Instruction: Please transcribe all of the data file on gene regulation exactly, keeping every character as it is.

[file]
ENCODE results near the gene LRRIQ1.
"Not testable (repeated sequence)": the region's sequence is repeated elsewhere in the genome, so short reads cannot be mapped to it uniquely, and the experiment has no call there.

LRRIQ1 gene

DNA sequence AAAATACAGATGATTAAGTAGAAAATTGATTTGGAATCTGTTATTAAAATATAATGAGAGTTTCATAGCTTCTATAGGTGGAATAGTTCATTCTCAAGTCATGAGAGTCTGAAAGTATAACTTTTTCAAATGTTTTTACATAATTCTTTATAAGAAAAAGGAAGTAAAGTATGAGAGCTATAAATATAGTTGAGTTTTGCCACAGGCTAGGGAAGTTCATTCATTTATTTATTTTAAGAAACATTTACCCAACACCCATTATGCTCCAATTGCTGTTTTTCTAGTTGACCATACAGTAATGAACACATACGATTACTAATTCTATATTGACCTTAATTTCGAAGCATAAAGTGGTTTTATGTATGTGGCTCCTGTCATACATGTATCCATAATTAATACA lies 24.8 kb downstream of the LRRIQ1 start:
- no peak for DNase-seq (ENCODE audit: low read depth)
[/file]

ENCODE results near the gene LRRIQ1.
"Not testable (repeated sequence)": the region's sequence is repeated elsewhere in the genome, so short reads cannot be mapped to it uniquely, and the experiment has no call there.

LRRIQ1 gene

DNA sequence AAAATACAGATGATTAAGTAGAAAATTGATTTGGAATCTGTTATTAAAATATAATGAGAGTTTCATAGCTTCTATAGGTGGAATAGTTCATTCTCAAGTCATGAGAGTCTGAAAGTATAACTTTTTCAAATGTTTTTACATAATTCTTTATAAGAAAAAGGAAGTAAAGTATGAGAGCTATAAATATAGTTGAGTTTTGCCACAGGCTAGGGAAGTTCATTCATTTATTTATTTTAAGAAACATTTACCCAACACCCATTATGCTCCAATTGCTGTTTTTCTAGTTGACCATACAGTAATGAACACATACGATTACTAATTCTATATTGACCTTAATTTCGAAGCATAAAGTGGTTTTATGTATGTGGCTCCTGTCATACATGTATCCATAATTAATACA lies 24.8 kb downstream of the LRRIQ1 start:
- no peak for DNase-seq (ENCODE audit: low read depth)